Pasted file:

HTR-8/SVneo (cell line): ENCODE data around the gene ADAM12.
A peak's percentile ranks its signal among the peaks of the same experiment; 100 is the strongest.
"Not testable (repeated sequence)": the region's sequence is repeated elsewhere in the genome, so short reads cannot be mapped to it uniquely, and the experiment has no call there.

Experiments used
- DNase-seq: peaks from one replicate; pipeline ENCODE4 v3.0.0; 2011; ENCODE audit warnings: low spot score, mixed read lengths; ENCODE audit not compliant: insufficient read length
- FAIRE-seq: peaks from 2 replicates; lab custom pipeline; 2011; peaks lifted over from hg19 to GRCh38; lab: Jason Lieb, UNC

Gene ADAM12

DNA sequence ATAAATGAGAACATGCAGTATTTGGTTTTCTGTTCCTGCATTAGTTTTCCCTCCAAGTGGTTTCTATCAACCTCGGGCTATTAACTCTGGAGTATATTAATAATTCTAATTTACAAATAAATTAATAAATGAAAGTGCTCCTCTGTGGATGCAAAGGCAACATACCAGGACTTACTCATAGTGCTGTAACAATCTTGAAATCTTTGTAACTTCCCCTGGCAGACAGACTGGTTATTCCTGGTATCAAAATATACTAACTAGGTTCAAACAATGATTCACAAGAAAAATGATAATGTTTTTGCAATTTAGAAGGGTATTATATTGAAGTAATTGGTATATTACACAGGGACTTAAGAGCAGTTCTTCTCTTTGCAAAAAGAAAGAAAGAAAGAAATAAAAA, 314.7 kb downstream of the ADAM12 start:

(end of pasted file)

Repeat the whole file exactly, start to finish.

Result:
HTR-8/SVneo (cell line): ENCODE data around the gene ADAM12.
A peak's percentile ranks its signal among the peaks of the same experiment; 100 is the strongest.
"Not testable (repeated sequence)": the region's sequence is repeated elsewhere in the genome, so short reads cannot be mapped to it uniquely, and the experiment has no call there.

Experiments used
- DNase-seq: peaks from one replicate; pipeline ENCODE4 v3.0.0; 2011; ENCODE audit warnings: low spot score, mixed read lengths; ENCODE audit not compliant: insufficient read length
- FAIRE-seq: peaks from 2 replicates; lab custom pipeline; 2011; peaks lifted over from hg19 to GRCh38; lab: Jason Lieb, UNC

Gene ADAM12

DNA sequence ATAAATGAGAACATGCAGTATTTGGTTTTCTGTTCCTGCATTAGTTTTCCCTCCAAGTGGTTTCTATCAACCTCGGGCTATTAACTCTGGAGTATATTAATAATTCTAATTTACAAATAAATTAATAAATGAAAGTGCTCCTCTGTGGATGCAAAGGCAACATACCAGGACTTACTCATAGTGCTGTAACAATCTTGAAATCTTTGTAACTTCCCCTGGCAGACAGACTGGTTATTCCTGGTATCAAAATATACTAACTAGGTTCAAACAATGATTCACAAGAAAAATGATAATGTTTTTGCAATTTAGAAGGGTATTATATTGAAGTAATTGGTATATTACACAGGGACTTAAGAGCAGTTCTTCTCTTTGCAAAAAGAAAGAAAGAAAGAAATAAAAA, 314.7 kb downstream of the ADAM12 start: